But what if we’re looking in all the wrong places? What if that co-worker we awkwardly pass by several times a day with the obligatory “how’s it going?” holds a story of personal redemption and triumph, what if that barista who spells your name wrong everyday on your to-go cup is someone’s personal hero. Chances are, inspiration is all around us waiting to be found.

A wonderful quality of inspiration is that it comes in many forms. This past week I have found inspiration in the form of equality.

Journalists form smaller working groups as part of JHR workshop.

Journalists form smaller working groups as part of JHR workshop.

Since being in South Sudan with Journalists for Human Rights, I consistently attempt to increase the number of female journalists attending my Rights Media workshops…but it’s challenging. The number of male journalists in the profession far outweigh the number of women. Some media houses prefer to send male journalists to the workshops because they are more senior and other media houses simply do not employ a single female journalist.

However, there is something stirring in South Sudan. Something which could signal a palpable movement in media equality and diversity. A newly formed media house called Equator Broadcast Corporation (EBC).

Management team of EBC touring new studios.

The station has yet to launch, but it has hired a team of driven, intelligent and brave journalists, editors, camera operators, producers, graphic designers of whom I found myself standing in front of this week soaking in the inspiration they seemed to exude. I also – for the first time – found myself hosting a workshop for 41 participants, 50 per cent of them being female.

What was wonderful about this team, was that regardless of tribe, creed or gender, they worked in symbiotic motion. Speaking with management of EBC I expressed my excitement with their decision to hire with such equality. Their response was simple and eloquent, “it makes us a stronger unit.”

Speaking to a room full of inspiring journalists. For the first time, the workshop had a 50% turnout of female journalists.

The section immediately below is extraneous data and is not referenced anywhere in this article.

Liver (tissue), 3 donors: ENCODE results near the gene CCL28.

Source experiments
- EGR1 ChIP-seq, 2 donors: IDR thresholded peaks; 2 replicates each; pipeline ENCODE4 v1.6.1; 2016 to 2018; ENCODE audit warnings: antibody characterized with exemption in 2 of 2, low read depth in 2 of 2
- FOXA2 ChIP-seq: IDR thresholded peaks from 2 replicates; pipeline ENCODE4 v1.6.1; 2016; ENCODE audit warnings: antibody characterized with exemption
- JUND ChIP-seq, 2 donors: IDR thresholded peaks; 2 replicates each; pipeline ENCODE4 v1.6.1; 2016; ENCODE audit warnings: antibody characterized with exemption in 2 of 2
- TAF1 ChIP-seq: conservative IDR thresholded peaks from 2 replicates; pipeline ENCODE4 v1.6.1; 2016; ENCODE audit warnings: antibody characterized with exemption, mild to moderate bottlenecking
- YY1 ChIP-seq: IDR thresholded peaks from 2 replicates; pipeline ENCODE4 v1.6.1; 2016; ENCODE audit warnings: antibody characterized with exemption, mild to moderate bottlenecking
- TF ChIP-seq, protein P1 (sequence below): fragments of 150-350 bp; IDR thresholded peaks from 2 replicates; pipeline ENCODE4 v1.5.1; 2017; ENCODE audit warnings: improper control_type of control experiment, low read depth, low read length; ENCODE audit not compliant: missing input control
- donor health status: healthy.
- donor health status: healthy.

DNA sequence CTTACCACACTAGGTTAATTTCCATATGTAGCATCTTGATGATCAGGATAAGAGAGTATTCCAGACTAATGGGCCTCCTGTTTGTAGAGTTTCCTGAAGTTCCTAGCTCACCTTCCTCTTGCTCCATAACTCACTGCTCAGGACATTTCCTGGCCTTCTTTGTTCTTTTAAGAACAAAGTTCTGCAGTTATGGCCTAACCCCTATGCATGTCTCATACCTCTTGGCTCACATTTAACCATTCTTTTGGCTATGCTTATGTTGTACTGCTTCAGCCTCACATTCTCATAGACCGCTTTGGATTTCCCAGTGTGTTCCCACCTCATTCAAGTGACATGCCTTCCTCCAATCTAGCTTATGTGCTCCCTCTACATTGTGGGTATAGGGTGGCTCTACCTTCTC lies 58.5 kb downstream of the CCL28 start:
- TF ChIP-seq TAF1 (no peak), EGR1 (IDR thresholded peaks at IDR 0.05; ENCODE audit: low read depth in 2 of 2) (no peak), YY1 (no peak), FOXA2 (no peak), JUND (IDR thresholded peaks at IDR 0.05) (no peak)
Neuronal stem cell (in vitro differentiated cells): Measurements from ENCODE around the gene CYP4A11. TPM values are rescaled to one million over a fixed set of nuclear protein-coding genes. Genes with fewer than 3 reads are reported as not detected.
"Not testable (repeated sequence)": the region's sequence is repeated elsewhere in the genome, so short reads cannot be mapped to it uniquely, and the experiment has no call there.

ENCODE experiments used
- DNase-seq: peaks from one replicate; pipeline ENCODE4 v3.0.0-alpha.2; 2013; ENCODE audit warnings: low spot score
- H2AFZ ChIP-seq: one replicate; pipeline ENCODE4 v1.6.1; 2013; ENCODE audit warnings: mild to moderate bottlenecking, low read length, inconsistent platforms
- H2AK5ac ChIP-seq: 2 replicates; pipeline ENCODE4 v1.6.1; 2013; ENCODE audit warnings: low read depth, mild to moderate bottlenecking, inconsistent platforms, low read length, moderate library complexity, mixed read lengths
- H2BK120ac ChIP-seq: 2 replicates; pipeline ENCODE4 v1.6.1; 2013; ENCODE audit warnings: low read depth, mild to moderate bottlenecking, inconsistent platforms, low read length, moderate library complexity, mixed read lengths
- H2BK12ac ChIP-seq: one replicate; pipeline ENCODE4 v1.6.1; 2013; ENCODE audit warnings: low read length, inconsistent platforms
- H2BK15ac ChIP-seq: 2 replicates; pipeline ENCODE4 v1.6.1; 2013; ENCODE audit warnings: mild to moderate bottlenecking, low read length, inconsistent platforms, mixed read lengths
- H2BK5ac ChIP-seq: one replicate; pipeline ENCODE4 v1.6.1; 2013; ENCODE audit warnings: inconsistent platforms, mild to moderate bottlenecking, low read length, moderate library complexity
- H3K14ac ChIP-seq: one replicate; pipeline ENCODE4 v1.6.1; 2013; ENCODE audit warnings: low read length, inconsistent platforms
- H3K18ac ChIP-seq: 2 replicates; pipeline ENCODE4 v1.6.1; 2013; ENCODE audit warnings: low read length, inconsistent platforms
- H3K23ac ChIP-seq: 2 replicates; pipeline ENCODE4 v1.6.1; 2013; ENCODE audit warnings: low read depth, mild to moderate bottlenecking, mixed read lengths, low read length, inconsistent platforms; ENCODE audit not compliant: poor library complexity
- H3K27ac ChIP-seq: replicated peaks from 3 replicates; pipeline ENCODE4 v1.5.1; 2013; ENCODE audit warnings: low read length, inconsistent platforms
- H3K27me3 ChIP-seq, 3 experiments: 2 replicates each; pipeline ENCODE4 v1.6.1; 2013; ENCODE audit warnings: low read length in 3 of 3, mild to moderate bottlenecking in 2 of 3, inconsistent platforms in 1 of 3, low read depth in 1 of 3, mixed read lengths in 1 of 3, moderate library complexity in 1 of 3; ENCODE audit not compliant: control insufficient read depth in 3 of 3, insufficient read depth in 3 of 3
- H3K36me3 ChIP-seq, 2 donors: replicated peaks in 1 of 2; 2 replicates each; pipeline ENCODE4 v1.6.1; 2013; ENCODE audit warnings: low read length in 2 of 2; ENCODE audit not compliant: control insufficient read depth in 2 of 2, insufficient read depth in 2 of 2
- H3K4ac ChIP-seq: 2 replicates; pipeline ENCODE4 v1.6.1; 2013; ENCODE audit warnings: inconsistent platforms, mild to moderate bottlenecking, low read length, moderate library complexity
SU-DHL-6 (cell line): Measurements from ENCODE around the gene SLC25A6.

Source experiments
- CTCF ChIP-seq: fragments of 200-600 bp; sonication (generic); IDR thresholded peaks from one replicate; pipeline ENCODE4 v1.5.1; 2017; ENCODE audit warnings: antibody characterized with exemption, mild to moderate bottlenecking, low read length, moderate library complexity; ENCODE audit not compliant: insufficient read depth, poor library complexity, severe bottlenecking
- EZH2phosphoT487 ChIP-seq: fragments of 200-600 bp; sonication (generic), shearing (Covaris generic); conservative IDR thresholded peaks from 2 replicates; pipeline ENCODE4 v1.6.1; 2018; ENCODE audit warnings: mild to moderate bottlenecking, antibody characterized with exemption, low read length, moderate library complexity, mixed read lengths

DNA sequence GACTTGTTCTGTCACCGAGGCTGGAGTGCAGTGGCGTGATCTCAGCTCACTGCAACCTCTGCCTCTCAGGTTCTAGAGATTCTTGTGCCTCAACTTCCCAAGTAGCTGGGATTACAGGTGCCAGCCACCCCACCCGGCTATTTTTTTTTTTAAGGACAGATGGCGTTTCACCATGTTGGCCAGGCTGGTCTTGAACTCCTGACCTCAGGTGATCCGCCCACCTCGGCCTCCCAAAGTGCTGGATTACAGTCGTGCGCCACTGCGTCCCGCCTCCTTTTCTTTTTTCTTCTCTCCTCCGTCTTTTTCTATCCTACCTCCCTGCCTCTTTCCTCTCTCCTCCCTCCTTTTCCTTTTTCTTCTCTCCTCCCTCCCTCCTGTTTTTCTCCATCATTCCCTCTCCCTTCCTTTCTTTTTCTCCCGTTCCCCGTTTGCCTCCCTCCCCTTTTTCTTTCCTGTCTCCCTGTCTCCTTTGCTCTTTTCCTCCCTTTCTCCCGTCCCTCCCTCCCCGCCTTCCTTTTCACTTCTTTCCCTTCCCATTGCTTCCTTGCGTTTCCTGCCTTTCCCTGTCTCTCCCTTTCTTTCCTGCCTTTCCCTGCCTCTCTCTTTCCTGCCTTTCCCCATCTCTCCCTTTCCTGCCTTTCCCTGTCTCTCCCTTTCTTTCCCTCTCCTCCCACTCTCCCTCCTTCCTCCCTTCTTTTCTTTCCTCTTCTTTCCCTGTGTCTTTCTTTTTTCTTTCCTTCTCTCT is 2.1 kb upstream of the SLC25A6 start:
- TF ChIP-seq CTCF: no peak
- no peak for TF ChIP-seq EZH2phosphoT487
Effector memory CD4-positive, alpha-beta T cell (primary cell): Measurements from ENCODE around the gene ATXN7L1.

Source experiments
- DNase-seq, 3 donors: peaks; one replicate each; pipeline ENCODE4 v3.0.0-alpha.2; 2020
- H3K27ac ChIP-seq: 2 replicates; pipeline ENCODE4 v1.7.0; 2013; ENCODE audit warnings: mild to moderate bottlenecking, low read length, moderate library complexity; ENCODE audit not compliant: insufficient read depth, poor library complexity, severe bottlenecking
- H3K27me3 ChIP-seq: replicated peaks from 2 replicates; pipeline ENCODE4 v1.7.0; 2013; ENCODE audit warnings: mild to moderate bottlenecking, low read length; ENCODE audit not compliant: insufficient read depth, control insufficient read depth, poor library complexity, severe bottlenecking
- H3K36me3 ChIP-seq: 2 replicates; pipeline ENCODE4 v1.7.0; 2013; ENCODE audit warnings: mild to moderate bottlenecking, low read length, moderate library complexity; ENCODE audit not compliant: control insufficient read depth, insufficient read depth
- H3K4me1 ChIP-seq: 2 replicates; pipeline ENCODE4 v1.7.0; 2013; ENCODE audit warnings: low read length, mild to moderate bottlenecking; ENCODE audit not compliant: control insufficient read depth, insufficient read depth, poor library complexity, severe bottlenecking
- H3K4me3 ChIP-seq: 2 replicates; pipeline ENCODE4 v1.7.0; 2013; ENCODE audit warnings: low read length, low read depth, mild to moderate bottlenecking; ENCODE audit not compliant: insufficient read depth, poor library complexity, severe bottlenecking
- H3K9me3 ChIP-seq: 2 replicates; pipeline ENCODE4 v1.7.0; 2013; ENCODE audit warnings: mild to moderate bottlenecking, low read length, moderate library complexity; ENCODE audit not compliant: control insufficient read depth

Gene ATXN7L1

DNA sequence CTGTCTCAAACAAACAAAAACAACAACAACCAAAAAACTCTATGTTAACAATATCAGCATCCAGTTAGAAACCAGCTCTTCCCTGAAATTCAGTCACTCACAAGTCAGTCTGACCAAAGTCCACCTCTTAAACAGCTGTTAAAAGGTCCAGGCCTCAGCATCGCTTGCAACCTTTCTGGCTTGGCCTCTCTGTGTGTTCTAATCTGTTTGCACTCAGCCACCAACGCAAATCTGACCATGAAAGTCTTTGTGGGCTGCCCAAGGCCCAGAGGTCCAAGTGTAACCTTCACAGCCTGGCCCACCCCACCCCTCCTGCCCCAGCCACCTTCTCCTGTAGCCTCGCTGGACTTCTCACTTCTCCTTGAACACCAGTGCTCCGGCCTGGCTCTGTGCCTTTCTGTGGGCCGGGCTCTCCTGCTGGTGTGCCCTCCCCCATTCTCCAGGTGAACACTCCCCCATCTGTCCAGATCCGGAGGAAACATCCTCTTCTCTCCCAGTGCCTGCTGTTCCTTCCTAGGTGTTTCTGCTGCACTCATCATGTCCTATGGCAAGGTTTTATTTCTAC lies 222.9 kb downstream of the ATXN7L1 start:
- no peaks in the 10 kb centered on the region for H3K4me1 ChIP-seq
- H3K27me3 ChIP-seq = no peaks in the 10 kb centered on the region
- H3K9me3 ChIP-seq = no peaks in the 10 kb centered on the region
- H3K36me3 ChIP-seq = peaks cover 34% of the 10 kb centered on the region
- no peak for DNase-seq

I was left speechless at the end of the workshop when I was presented with a gift from the station, a sculpture of a circle of friends representing an unbreakable bond and a continuous source of inspiration.

The station – as well as media as a whole here — has a long road ahead of it. Reporters Without Borders latest report on media freedom around the world places South Sudan 125th on a list of 180 countries.

However, against great odds, these young women and men will continue to push their nation forward all the while creating a by-product of inspiration for me.

So close the laptop, lose the lists and mum the memes. Find inspiration in your co-workers, ask the barista to tell you her story. I guarantee, it will supersede an image of a cat “hanging in there.”

“They’ll tell you it’s too early, until it’s too late.”

By: Grant McDonald

I’ve never read an obituary or heard a eulogy reminiscing of one’s monetary power, the size of the building they used to call home or the thread count of the sheets they once owned. I have however, read and heard of their passions, their character and most importantly, their impact on others.

As individuals, we are constantly seeking ways to find fulfilment and leave behind meaningful change. I have been lucky by finding outlets for this throughout my life. Journalists for Human Rights is one of the most inspiring ways that I have come across. Does this fall under reciprocal altruism? To a certain degree, yes.

Reciprocally altruistic is one of the various (almost comical) accusations I’ve welcomed from perfect strangers regarding my outlook on my work with JHR, as well as being: too positive, too optimistic, too hopeful, or just plain naïve.

As each of us push toward our own unique goals however, we cannot be fazed by this. At the same time, we must also ensure we have the evidence to back up our seemingly theoretical optimism. We owe that much to whatever we’re fighting for.

Anyang John Kur holds his published story regarding childhood marriage

Anyang John Kur holds his published story regarding childhood marriage

Since my time in South Sudan I have worked with every media house in Juba and Yei in some capacity, I have trained 85 journalists – many of whom have published powerful human rights stories – I’ve helped launch an SMS-based website to create a network for journalists and written journalism curriculum for the university while also teaching there. These are the hard facts, by the numbers.